The Remains of the Day
To us, then, the world was a wheel, revolving with these great houses at the hub, their mighty decisions emanating out to all else, rich and poor, who revolved around them. It was the aspiration of all those of us with professional ambition to work our way as close to this hub as we were each of us capable.
A deeply disturbing novel by the Nobel-Prize-winning Kazuo Ishiguro. Mr Stevens is a butler who devoted his life’s best years to serving Lord Darlington, a now-deceased grandee who found himself on the wrong side of history, sympathizing with the Nazis in the 1930s. With Darlington dead and his own health slowly failing, Stevens looks back on his life’s key events, and especially the gradual unwinding of his “good working relationship” with Miss Kenton, his life’s one true love. Much of the poignancy of the book comes from how easy it is to read between the lines: Stevens rarely admits to any emotion, but it is clear he is utterly devastated by the turn his life took.
What makes the book depressingly relevant is that almost anyone working today makes the same bargain as Stevens: we labor within large organizations, hoping that our small contributions will be to a worthwhile cause. But like Stevens, we don’t really know, and may find ourselves sorely disappointed in the end.
I discussed this book with the Extreme Reading club at Google, where the point above resonated with people very strongly. Some of the Extreme Readers saw a positive message in The Remains, a suggestion that if only Stevens had made his relationship with Miss Kenton work out, his life would not have been such a sad waste. But that is far from certain: Ishiguro shows only that some life choices lead to ruin, not that different choices can avoid it. After all, Miss Kenton herself chose a married life over her career, and that has not made her happy. In the book’s climax, she says,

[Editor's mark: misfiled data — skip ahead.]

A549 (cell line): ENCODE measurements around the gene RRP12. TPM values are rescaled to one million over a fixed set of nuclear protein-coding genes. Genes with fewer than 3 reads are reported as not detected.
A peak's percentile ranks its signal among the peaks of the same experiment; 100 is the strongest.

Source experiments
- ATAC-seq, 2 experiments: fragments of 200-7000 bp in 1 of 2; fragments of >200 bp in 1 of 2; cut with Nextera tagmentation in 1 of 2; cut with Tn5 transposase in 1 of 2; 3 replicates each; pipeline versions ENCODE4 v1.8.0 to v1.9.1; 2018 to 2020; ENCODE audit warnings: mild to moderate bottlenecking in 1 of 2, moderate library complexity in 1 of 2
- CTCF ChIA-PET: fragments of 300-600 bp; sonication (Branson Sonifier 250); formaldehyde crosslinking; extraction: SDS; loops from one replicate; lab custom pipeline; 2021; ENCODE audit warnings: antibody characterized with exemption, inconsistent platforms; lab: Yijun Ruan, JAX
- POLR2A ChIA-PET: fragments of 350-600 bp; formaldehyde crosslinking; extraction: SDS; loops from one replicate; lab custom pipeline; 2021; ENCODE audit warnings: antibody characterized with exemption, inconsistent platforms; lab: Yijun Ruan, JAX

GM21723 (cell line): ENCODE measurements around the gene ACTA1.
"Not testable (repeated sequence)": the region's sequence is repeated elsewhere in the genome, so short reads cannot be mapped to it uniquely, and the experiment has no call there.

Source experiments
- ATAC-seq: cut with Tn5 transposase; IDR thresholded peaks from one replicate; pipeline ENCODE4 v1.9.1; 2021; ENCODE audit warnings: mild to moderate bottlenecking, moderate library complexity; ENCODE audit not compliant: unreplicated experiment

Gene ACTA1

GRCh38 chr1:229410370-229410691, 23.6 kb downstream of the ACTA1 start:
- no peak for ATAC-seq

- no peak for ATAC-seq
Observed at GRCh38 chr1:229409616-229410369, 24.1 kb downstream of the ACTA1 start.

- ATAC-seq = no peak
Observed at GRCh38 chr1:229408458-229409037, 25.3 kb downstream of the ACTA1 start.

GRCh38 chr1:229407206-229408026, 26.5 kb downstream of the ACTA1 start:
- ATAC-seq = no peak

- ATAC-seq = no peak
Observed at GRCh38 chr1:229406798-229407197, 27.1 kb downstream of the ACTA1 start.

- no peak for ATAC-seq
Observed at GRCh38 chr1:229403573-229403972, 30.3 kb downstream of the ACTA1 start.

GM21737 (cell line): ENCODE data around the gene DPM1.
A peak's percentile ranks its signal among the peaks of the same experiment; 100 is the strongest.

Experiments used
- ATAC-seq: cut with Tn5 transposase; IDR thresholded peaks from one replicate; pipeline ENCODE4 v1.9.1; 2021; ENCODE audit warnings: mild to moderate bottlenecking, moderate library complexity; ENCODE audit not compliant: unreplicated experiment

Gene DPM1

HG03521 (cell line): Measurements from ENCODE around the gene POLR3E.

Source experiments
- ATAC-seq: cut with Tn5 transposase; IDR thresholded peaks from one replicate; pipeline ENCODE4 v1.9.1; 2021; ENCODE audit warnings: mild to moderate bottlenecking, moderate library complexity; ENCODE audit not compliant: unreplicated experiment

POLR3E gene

‘But that doesn’t mean to say, of course, there aren’t occasions now and then—extremely desolate occasions—when you think to yourself: “What a terrible mistake I’ve made with my life.” And you get to thinking about a different life, a better life you might have had. For instance, I get to thinking about a life I may have had with you, Mr Stevens. And I suppose that’s when I get angry over some trivial little thing and leave. But each time I do so, I realize before long—my rightful place is with my husband. After all, there’s no turning back the clock now. One can’t be forever dwelling on what might have been. One should realize one has as good as most, perhaps better, and be grateful.'
It is in response to this that Stevens finally says, “Indeed—why should I not admit it?—at that moment, my heart was breaking.”
But the saddest passage of the book comes later, when he confides in an elderly stranger:
‘Since my new employer Mr Farraday arrived, I’ve tried very hard, very hard indeed, to provide the sort of service I would like him to have. I’ve tried and tried, but whatever I do I find I am far from reaching the standards I once set myself. More and more errors are appearing in my work. Quite trivial in themselves – at least so far. But they’re of the sort I would never have made before, and I know what they signify. Goodness knows, I’ve tried and tried, but it’s no use. I’ve given what I had to give. I gave it all to Lord Darlington.’
‘Lord Darlington wasn’t a bad man. He wasn’t a bad man at all. And at least he had the privilege of being able to say at the end of his life that he made his own mistakes. His lordship was a courageous man. He chose a certain path in life, it proved to be a misguided one, but there, he chose it, he can say that at least. As for myself, I cannot even claim that. You see, I trusted. I trusted in his lordship’s wisdom. All those years I served him, I trusted I was doing something worthwhile. I can’t even say I made my own mistakes. Really – one has to ask oneself – what dignity is there in that?’
The mention of dignity at the end here is critical: coming to grips with what dignity is occupies much of the book’s central sections.